Monday, August 07, 2006

American Cheese Society Conference, Portland, OR

American Cheese Society Conference was a real eye-opening experience for me. I knew that the cheese world was populated by some nice folks. I've met some great people in the shop. I've visited a few cheesemakers and I have yet to meet anyone that's been unkind. There are more than a few "unique" individual, but like attracts like, y'know? At the conference, I observed a bunch of folks sharing ideas, building friendships, and trading experiences. It was a wonderful thing to see. There's a strong sense of community that is very supportive of each other, and I found it easy to meet folks that I wanted to meet. Like Mike Gingrich, of Uplands Cheese Company in Wisconsin, the maker of Pleasant Ridge Reserve. Sid Cook, owner of Carr Valley Creamery also from Wisconsin was great. David Gremmels and Cary Bryant were very warm and supportive to an eager, novice cheesemaker like me. I had a blast listening to Ig Vella, the owner of the Vella Cheese Company in Sonoma. His personal history is interwoven with California history and I just had to ask him a couple of questions to get him going. He's got a great family history, that reaches back several generations. Keep in mind he's in his 80's. I was entertained for an hour listening to his stories about going out with his dad, an Italian immigrant, and acting as occasional translator at the produce warehouses around San Francisco. His dad also sold their Dry Jack cheese as a substitute for Parmigiano Reggiano when it was unavailable during WW1 and WW2. They actually developed the Dry Jack in order to fulfill the demand for a hard grating cheese. Ig talked about how his grandmother(?) was the head cook for General Vallejo at his home in Sonoma. When Ig was a kid, there was a debate raging at a family gathering about what was General Vallejo's favorite meal. "Go ask Grandma!" someone said. Grandma wasn't there, but they called her up and asked her. (She lived to be 98.) Well, she settle the score with one word: ravioli! Apparently General Vallejo loved her ravioli. Being a local history buff, I ate this stuff up.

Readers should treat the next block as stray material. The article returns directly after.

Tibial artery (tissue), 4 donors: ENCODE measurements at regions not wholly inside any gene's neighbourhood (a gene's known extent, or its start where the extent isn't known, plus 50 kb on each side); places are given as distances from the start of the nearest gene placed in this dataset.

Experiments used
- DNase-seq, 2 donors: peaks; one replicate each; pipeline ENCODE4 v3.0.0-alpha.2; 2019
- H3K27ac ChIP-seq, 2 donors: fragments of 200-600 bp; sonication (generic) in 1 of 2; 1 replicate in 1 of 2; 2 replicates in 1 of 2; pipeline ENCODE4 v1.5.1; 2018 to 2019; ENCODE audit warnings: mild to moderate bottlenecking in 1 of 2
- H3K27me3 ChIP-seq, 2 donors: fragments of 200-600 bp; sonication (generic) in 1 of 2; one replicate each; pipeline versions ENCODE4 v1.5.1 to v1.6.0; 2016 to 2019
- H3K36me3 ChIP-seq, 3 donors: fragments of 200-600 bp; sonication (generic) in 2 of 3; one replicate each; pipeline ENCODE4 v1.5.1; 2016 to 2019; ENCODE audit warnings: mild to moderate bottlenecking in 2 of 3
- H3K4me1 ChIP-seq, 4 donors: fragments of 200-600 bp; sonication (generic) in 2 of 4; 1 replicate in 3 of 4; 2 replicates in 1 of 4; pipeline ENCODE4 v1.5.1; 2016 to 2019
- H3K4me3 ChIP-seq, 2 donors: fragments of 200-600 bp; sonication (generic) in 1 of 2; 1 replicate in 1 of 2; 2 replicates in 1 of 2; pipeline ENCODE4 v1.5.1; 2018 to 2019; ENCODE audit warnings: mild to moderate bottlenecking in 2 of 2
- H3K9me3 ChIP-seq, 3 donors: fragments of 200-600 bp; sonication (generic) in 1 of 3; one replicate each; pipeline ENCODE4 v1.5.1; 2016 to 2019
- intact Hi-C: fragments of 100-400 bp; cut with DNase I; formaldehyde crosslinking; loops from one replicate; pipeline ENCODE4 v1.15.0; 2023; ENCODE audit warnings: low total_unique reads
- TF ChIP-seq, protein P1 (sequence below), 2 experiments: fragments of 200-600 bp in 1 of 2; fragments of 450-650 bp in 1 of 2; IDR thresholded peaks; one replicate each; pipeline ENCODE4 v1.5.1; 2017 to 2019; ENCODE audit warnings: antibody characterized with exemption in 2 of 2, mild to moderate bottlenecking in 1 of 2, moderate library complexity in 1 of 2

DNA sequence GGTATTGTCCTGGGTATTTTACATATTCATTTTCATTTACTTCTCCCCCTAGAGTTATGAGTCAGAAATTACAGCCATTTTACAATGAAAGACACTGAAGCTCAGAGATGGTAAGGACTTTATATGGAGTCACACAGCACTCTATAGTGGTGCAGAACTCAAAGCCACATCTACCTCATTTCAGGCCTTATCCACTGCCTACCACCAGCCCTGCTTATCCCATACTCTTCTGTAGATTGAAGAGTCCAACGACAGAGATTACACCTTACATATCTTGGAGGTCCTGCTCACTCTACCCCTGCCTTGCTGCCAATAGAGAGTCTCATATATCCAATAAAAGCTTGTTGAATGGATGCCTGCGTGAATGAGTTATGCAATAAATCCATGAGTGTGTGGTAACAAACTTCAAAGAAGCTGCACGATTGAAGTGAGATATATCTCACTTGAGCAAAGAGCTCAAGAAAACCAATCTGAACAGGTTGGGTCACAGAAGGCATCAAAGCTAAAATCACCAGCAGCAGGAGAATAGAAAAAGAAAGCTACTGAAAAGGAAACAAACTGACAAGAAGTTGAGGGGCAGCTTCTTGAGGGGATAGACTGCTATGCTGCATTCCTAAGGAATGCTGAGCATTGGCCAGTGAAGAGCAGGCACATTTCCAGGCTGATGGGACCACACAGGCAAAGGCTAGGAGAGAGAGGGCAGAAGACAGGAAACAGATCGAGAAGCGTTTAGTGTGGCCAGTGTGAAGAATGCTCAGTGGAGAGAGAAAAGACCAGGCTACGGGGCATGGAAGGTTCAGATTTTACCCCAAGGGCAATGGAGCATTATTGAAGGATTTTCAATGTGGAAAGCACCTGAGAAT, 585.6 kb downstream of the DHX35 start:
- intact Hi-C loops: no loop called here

The Festival of Cheese was the grand finale of the conference. It was held in the grand ballroom at the Portland Hilton. Imagine a huge cavernous room filled wall to wall with tables of cheese. There were 941 cheeses on display. Everyone who entered the competition had cheese for sampling. I volunteered to do prep that morning. Aged sheep and fresh cheeses were on my table. Team of three tackled the immense task of setting up appealing displays of all of the cheese from the countless categories. There was a mountain of cheddar along the back wall. The conference had hired cheese carvers to sculpt birds and images on blocks of cheddar. There were seventeen tables set up with all of these cheeses. It was impressive. I got a pretty sore forearm from all of the cheeses that I cut up into bite-size bits. We began at 7am and preparations lasted until 3pm. At 5pm, the doors opened to the public.

My pick of the 941 cheeses? Aged Raclette by Leelanau Cheese Company of Michigan. It is rich, dense, chewy, with hints of smoky toffee flavors. I'd eat it all day long if I could. Sorry, you can't get it anywhere except at the creamery and winery. Ugh! Ann and John Hoyt are making some mighty fine Raclette up there in Michigan. They trained in Switzerland for four years and now produce their cheese at a farm that also has a winery and inn. Hmm. Perhaps I need to visit Michigan....

No comments: